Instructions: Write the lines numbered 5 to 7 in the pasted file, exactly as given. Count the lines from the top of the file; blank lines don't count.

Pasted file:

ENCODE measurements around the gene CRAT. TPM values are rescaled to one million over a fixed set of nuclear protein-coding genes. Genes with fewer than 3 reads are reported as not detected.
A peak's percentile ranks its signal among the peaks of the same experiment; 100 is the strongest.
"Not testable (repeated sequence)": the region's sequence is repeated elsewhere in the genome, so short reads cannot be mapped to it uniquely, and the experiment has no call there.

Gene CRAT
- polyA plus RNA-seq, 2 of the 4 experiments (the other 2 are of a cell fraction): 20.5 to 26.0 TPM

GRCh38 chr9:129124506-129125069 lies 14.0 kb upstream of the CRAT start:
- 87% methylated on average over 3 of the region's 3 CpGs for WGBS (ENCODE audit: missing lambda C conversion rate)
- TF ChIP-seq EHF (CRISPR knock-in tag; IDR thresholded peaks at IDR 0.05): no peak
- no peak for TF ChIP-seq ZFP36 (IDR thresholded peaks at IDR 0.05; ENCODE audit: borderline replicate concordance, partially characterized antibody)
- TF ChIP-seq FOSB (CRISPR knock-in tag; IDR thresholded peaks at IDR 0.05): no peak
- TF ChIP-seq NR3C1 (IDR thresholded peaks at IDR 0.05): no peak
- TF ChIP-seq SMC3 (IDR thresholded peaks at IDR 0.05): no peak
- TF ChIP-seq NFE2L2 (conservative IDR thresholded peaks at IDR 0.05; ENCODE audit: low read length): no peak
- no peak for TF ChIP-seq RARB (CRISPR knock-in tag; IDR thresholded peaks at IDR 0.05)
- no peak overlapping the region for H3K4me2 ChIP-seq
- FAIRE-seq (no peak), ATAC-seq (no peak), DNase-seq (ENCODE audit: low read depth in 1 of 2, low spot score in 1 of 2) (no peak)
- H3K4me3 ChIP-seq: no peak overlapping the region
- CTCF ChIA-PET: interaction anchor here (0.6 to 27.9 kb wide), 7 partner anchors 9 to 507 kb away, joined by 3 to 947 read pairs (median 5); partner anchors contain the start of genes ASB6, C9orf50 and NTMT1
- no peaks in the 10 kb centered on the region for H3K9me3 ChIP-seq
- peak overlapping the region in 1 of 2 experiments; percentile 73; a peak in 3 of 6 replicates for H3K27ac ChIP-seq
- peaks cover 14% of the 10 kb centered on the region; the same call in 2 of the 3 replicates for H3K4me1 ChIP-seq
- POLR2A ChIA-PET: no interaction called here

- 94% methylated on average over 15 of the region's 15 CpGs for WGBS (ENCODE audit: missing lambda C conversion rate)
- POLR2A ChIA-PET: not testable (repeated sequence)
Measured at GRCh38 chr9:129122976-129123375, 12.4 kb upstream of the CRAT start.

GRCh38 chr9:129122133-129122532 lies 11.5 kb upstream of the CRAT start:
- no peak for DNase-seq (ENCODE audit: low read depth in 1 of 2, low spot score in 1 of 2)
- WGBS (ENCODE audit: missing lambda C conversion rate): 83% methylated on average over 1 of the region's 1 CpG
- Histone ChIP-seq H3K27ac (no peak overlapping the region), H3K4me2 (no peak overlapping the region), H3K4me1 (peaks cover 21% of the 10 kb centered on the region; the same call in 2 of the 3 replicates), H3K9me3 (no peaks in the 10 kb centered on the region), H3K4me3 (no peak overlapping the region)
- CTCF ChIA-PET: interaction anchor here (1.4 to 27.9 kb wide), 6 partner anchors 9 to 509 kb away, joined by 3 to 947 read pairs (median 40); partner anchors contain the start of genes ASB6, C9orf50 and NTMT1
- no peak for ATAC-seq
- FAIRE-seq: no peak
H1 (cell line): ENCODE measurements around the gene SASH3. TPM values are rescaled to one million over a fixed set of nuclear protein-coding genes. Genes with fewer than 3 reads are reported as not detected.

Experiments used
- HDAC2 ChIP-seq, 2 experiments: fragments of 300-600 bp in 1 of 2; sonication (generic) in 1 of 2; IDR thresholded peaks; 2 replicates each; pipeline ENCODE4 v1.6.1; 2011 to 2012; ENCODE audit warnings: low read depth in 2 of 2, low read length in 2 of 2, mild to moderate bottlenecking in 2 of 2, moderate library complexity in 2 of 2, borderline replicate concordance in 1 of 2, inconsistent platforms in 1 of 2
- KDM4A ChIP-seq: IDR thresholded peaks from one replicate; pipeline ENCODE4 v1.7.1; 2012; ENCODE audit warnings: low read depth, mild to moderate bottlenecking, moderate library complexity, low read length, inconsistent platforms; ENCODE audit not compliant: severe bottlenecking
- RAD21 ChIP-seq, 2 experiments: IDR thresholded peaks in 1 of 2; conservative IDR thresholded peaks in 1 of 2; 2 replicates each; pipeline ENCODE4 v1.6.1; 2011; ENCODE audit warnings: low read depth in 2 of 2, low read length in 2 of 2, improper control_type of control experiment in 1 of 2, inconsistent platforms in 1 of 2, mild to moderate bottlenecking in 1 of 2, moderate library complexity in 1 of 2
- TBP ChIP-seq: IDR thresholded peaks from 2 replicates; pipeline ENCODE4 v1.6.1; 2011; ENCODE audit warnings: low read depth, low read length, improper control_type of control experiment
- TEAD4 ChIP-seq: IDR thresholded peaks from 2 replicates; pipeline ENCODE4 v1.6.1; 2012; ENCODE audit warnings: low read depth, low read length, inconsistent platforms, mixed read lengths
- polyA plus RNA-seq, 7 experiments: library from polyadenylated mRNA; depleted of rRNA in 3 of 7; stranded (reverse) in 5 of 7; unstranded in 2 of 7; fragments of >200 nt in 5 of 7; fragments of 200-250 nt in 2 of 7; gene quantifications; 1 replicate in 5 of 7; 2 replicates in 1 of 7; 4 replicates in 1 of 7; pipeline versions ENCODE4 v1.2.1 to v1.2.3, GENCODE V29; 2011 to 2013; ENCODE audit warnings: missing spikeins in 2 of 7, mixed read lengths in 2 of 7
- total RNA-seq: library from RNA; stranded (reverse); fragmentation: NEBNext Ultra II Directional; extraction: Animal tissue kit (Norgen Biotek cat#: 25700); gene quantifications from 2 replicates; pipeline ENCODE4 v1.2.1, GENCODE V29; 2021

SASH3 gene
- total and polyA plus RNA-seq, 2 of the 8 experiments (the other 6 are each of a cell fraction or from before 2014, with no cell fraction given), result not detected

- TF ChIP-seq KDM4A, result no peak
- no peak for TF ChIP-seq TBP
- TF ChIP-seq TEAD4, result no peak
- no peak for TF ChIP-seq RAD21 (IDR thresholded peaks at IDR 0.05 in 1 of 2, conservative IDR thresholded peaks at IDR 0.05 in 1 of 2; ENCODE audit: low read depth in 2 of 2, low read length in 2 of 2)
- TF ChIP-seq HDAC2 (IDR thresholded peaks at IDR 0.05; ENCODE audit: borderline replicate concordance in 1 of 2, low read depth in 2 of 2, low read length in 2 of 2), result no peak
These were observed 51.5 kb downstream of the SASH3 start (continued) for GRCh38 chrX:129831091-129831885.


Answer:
- polyA plus RNA-seq, 2 of the 4 experiments (the other 2 are of a cell fraction): 20.5 to 26.0 TPM

GRCh38 chr9:129124506-129125069 lies 14.0 kb upstream of the CRAT start:
- 87% methylated on average over 3 of the region's 3 CpGs for WGBS (ENCODE audit: missing lambda C conversion rate)